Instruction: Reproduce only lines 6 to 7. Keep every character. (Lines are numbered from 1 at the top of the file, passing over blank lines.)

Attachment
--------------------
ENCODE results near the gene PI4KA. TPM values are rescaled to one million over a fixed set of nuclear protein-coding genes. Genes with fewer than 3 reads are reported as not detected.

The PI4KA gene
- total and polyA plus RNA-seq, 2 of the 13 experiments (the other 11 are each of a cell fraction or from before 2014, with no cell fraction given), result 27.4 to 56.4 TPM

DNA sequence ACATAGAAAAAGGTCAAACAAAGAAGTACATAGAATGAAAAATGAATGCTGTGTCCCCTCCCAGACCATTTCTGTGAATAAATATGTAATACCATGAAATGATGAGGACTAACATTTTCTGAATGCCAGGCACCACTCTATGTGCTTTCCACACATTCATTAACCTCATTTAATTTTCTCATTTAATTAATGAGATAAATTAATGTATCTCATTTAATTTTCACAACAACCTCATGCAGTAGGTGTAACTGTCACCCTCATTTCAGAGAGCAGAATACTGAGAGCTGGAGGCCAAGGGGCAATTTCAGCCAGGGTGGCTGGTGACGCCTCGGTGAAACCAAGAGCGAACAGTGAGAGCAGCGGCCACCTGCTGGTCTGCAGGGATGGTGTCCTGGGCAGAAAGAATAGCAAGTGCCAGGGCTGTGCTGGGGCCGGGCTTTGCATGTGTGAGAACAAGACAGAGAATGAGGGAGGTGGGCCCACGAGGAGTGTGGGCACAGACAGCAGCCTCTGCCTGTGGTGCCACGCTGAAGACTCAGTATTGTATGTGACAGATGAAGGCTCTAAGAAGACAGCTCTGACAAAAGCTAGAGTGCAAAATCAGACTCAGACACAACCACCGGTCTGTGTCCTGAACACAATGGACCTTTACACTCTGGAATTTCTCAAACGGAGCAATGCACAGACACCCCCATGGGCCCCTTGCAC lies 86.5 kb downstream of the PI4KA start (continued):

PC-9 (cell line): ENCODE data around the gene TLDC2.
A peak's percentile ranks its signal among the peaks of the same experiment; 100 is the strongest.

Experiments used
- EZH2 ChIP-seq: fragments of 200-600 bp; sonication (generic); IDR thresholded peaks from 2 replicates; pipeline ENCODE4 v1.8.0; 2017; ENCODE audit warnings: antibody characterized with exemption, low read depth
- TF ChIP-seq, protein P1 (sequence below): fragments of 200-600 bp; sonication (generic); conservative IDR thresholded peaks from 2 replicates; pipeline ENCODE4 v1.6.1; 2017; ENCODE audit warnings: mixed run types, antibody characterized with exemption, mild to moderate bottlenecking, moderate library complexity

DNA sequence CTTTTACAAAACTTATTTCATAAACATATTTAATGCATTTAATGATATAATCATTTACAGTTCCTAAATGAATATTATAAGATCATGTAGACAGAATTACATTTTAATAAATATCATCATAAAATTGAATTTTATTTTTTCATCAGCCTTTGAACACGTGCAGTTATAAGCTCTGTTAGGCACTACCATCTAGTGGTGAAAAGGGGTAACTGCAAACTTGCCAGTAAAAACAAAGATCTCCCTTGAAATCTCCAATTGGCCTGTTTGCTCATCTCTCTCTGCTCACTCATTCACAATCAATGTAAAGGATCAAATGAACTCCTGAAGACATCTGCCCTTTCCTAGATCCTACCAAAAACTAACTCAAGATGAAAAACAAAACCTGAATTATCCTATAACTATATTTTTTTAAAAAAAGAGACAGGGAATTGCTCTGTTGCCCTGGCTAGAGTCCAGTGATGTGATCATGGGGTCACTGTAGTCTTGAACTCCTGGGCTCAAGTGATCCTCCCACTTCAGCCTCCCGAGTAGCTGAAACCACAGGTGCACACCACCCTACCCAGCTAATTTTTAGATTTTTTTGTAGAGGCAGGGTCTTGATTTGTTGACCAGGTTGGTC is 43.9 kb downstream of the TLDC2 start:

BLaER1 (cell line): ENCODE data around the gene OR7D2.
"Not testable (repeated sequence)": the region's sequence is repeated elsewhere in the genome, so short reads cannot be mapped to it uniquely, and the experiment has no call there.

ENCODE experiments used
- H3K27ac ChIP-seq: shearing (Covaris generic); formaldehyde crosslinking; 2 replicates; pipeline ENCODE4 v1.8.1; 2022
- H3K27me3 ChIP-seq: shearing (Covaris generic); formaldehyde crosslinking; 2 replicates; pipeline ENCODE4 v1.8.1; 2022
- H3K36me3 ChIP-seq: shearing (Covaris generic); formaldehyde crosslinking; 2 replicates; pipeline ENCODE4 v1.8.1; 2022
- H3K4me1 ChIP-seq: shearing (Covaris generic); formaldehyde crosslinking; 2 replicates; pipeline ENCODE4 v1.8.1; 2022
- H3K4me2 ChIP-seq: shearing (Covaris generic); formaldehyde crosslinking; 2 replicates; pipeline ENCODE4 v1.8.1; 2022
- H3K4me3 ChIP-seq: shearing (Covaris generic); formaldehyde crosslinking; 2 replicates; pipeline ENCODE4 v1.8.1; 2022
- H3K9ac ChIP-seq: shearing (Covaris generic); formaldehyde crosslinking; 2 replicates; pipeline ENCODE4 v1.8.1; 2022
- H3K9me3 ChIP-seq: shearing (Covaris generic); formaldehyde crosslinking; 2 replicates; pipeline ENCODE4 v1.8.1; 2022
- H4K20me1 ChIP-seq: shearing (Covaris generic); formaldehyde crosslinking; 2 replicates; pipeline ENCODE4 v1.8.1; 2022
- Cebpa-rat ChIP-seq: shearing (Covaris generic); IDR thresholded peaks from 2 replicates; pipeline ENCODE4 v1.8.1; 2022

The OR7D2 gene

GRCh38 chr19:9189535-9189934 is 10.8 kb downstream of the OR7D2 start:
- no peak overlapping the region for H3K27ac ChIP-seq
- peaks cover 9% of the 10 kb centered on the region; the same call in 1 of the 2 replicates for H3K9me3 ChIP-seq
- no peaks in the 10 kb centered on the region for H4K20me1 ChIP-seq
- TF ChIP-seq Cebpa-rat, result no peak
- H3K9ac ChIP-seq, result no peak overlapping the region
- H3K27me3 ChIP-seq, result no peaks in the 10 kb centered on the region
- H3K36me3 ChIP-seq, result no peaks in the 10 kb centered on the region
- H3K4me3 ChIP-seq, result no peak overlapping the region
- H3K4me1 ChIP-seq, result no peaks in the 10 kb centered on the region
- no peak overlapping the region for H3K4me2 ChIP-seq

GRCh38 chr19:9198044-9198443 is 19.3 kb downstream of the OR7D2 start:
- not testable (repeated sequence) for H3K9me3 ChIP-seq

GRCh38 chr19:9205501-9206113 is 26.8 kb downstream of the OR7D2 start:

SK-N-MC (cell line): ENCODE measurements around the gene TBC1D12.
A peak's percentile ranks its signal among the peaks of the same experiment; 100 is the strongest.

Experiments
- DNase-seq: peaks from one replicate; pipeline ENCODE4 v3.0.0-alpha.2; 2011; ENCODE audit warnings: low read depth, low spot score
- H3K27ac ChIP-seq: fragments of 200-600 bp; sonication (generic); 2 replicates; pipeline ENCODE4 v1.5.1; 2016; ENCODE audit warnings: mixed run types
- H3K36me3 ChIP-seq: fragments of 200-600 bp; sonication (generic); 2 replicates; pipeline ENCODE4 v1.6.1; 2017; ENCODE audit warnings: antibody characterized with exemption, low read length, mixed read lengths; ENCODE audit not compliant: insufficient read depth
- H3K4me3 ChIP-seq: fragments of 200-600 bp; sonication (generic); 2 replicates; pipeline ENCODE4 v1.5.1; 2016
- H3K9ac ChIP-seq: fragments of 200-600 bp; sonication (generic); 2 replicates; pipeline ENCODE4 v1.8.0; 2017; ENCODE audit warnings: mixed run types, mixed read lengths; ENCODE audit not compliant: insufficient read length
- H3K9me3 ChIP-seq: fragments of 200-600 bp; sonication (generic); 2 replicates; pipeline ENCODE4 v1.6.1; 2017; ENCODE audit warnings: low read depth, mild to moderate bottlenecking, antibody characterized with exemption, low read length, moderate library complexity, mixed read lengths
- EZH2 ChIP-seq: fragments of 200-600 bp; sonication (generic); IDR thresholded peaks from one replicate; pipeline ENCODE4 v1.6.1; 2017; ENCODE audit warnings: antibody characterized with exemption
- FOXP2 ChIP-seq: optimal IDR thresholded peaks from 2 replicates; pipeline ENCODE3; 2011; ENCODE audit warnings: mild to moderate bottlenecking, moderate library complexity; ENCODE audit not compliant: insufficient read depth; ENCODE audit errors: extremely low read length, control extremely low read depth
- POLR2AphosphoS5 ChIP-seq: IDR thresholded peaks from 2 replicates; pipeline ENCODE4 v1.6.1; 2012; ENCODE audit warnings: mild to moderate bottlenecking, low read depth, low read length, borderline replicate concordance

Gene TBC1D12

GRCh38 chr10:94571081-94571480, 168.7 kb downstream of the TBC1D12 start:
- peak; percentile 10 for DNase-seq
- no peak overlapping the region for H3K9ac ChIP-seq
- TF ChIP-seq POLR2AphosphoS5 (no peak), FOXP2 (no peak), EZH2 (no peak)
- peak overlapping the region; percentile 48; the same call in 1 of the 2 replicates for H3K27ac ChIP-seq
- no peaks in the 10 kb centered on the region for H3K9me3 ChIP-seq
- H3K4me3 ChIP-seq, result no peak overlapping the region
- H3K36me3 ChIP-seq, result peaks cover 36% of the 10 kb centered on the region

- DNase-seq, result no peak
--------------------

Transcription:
A peak's percentile ranks its signal among the peaks of the same experiment; 100 is the strongest.

Experiments used